Over on the SEC blog, Alex Scarborough decided to take a look at some heartbreakers in the SEC in recent years in honor of the U.S. soccer team’s heartbreaking finish on Sunday.
The Pac-12 is no stranger to last-minute agonies. They might not have fancy names like “The Kick-6” or "The Prayer at Jordan-Hare." But whether it’s nonconference or in-conference, the last few years have provided Pac-12 fans with plenty of tears in their tea (or tears of joy, depending on which colors you wear).
Here are a few in that last few years that come to mind.
Misery in New Mexico: Colorado State was down by eight points with less than two minutes left in last year's New Mexico Bowl. But they were able to capitalize on a pair of late fumbles from Washington State as the Rams went on to erase a one-time 35-13 deficit. Lost was a sensational six-touchdown, 410-yard effort from Connor Halliday. Remembered is a meltdown so inconceivable, the Pac-12 blog still can’t fully comprehend it.
Busted in South Bend: Did he or didn’t he? Stanford fans will swear up and down that Stepfan Taylor crossed the goal line with a second effort. Notre Dame fans are convinced the play was dead and the Fighting Irish had stopped Taylor on fourth down in overtime, sealing a 20-13 victory. The review judge agreed with the Irish. If it’s any consolation, the Cardinal went on to win eight straight games and the Rose Bowl. But that one was a stinger.
Apples and apples: Washington State has been on the good side of a few close Apple Cups. Therefore, by definition, Washington has been on the bad side. There was the 2012 game where Washington let an 18-point lead slip away in the fourth quarter. And, of course, the famed 2008 "Crapple Cup", where winless Washington fell 16-13 in overtime to 1-11 Washington State.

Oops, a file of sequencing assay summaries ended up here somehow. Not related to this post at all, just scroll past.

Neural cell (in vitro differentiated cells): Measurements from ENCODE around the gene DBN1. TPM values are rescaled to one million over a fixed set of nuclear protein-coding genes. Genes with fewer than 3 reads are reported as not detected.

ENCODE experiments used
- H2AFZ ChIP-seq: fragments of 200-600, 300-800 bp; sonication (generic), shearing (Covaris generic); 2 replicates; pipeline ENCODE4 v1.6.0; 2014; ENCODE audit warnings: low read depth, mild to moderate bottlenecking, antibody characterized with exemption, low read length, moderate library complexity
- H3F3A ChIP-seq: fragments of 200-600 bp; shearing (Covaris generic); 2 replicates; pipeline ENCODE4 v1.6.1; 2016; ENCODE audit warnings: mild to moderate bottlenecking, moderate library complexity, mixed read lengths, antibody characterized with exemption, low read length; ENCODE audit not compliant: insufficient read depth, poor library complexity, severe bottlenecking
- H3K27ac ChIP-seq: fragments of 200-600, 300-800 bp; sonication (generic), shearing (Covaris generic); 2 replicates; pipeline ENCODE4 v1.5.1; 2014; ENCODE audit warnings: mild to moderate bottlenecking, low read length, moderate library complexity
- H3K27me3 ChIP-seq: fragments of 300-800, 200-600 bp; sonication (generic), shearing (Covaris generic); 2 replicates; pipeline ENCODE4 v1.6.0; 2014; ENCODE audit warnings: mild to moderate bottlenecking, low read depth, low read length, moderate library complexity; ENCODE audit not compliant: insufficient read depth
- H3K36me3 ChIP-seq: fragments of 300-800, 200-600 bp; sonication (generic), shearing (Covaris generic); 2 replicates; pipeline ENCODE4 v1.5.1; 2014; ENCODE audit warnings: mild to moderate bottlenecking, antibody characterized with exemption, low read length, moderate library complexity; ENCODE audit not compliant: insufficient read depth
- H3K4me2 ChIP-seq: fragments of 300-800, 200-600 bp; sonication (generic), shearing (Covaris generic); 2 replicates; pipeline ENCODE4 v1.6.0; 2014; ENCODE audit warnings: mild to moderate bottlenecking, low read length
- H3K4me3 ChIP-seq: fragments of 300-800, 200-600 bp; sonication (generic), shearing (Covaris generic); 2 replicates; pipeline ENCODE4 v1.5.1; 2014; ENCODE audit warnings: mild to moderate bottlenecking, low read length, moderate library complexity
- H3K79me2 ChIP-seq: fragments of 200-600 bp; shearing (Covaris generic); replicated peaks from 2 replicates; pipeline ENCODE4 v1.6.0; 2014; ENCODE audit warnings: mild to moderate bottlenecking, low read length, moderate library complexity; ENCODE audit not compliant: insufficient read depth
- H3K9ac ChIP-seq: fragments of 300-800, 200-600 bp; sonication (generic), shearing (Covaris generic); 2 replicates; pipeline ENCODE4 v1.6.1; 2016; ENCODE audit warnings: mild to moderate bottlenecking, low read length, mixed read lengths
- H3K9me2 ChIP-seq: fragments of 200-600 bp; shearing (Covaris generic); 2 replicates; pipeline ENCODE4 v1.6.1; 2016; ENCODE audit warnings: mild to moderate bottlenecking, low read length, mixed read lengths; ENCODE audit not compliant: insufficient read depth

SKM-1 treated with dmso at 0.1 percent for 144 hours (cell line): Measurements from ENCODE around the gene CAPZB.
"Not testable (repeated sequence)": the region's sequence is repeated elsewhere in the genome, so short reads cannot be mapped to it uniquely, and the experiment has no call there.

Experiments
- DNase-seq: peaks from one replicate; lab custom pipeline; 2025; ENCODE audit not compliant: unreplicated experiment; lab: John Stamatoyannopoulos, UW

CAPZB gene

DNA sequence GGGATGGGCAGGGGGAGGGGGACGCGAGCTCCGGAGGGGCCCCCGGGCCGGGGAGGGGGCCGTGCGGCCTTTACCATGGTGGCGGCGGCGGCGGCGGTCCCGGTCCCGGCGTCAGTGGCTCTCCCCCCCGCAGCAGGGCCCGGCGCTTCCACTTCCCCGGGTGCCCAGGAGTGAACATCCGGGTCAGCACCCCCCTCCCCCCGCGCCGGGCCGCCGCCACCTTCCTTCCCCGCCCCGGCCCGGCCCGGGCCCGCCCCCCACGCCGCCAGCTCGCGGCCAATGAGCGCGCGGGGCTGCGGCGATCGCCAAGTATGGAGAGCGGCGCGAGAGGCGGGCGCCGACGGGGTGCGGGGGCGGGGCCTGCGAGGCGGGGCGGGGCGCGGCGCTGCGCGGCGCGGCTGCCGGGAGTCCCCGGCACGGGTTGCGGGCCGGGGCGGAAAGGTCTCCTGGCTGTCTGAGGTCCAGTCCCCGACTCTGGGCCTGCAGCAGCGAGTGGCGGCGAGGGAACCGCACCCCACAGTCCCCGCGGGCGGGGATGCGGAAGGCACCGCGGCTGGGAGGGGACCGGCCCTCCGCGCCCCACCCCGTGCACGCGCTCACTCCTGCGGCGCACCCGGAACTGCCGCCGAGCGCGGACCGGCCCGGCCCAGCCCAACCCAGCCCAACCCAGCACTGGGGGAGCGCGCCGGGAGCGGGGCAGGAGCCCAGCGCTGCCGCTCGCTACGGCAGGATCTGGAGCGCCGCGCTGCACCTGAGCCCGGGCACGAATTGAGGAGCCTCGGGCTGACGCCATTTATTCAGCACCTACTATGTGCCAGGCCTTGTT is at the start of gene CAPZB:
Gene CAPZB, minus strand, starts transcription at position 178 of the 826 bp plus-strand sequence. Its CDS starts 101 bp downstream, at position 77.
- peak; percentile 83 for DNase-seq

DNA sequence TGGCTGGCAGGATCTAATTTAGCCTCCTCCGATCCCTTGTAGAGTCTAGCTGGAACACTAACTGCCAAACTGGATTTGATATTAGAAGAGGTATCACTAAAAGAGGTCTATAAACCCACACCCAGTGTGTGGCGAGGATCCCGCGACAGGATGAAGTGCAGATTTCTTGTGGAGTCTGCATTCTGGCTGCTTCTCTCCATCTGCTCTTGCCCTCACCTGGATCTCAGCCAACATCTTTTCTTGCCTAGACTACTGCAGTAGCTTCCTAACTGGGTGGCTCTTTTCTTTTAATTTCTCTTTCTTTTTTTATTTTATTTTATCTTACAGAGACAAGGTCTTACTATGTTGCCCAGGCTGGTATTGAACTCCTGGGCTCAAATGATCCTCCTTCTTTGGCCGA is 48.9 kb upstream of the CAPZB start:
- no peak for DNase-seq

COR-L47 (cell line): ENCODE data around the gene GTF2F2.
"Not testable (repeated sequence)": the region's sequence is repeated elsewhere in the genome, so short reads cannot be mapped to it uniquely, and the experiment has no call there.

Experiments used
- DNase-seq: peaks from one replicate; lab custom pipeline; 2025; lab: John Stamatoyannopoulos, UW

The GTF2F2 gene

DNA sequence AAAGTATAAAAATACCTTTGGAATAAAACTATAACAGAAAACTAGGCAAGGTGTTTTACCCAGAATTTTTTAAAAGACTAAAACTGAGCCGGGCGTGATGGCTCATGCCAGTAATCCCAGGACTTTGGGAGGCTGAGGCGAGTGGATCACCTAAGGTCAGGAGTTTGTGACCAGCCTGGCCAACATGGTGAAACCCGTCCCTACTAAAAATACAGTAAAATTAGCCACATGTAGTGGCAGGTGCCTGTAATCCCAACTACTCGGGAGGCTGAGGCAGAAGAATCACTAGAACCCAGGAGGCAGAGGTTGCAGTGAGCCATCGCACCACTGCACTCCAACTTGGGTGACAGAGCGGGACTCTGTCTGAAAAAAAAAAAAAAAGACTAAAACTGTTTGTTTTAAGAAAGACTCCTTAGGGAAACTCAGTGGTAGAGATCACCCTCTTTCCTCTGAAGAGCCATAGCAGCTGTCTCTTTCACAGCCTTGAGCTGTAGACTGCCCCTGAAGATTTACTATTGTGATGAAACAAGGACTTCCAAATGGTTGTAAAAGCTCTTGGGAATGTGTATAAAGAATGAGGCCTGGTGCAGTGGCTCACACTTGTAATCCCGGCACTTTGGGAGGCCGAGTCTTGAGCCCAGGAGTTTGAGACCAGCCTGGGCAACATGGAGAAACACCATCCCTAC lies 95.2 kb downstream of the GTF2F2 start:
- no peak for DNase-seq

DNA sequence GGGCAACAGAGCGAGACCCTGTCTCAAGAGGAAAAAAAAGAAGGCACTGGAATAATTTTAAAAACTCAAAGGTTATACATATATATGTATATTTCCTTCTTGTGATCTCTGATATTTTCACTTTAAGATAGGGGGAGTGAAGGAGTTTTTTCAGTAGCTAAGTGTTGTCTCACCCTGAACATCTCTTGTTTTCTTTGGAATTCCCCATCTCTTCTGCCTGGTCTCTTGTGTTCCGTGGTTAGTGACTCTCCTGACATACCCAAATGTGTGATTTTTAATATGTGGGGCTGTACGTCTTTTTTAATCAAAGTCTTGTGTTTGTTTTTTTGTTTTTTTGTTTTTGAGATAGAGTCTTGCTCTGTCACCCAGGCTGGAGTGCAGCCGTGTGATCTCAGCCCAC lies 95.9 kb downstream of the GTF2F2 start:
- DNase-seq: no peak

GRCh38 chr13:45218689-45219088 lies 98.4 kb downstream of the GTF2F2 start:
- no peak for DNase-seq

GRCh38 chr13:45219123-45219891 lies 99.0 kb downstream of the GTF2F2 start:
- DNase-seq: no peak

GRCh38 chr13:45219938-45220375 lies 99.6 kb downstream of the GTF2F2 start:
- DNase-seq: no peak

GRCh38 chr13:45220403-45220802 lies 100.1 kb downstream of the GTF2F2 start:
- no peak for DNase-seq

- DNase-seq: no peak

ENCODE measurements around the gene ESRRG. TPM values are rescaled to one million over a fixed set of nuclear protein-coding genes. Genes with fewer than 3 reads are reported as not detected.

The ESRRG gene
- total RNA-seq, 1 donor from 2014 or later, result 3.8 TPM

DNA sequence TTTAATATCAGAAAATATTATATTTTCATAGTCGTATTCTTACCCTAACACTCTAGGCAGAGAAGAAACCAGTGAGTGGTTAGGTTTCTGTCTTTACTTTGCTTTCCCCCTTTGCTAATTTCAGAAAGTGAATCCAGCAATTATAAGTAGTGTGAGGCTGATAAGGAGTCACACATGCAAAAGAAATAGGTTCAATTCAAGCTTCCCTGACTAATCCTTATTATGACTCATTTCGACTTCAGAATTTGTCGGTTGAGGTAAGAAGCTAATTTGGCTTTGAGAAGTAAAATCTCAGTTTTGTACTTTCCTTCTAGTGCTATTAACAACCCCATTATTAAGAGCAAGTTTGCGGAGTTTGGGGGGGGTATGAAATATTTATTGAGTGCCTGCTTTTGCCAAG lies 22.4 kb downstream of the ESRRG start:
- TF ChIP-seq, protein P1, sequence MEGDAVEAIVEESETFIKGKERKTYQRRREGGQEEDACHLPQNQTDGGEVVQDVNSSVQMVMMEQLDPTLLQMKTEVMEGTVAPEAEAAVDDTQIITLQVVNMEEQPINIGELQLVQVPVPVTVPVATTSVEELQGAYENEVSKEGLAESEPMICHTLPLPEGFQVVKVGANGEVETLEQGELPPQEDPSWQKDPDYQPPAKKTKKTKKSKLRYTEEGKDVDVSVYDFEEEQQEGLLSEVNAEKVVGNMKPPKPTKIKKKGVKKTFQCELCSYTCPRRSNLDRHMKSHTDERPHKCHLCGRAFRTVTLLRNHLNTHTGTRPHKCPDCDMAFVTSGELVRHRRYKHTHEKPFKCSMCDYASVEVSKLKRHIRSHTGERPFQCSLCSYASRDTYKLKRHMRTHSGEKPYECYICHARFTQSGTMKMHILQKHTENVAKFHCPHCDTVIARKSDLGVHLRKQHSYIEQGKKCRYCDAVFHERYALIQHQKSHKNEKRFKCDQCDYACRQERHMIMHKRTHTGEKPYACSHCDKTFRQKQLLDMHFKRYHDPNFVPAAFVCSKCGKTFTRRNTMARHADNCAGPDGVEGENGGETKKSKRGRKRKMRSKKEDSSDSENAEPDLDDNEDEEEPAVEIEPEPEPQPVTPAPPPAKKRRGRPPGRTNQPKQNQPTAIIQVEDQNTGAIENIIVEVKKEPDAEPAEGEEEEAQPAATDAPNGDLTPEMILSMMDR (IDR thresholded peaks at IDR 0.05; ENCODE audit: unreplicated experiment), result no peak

Masoli mastery: Oh ‘Zona Zoo ... you were so ready to storm the field in 2009. Then Jeremiah Masoli hit Ed Dickson on an 8-yard touchdown pass with six seconds left to tie the game at 31-31 before his 1-yard touchdown locked up a 44-41 win in double overtime. Cheers for the Ducks, heartbreak for the Wildcats.
Another Ducking: This one was as slow burn. After California pulled to within 15-13 against the Ducks in 2010, the hurry-up Oregon offense slowed down. The Ducks went on a grinding 18-play, 65-yard drive that even David Shaw would have to fist bump. It lasted 9 minutes and 25 seconds to run out the clock and prevent the Golden Bears -- who put forth a stellar defensive effort -- from ever getting the ball back.
Double Ducked: Oregon wasn’t on the cheery end of all the close games in the last few years. Field goal misses in 2011 and 2012 put Oregon on the sour side of a couple close games. In 2011, it was a missed 37-yard field goal at home against USC that would have tied the game at 38-38 as time expired. The kicking game cost the Ducks again in 2012 at home against Stanford, where a missed 41-yard field goal set up Jordan Williamson’s 37-yard game winner for a 17-14 Cardinal win.
Territorial blues: We can’t mention close games without bringing up the 2010 Territorial Cup. First, Arizona State's James Brooks blocked a PAT that would have given Arizona a 21-20 edge with 27 seconds left in the game. Instead, the game went to two overtimes. And with ASU leading 30-23, David Douglas scored on a 9-yard run for 'Zona. But the PAT was blocked again, by Brooks, again, giving the Sun Devils a 30-29 victory.
Seattle thriller: I can’t think of a single instance of the Pac-12 blog second-guessing a coach’s decision to go for two and end a game. This isn’t one of them. It’s gutsy. So first, I say bravo to Mike Riley. That said, a failed 2-point attempt was the difference in Washington’s 35-34 2OT win in 2010. As it turns out, the Beavers would go on to lose four of their next six and miss the postseason. Washington would finish with seven wins and advance to the Holiday Bowl.
There are more. Of course there are more. There are always more. And I'm sure you'll remind us of them. Ted would love to hear your thoughts.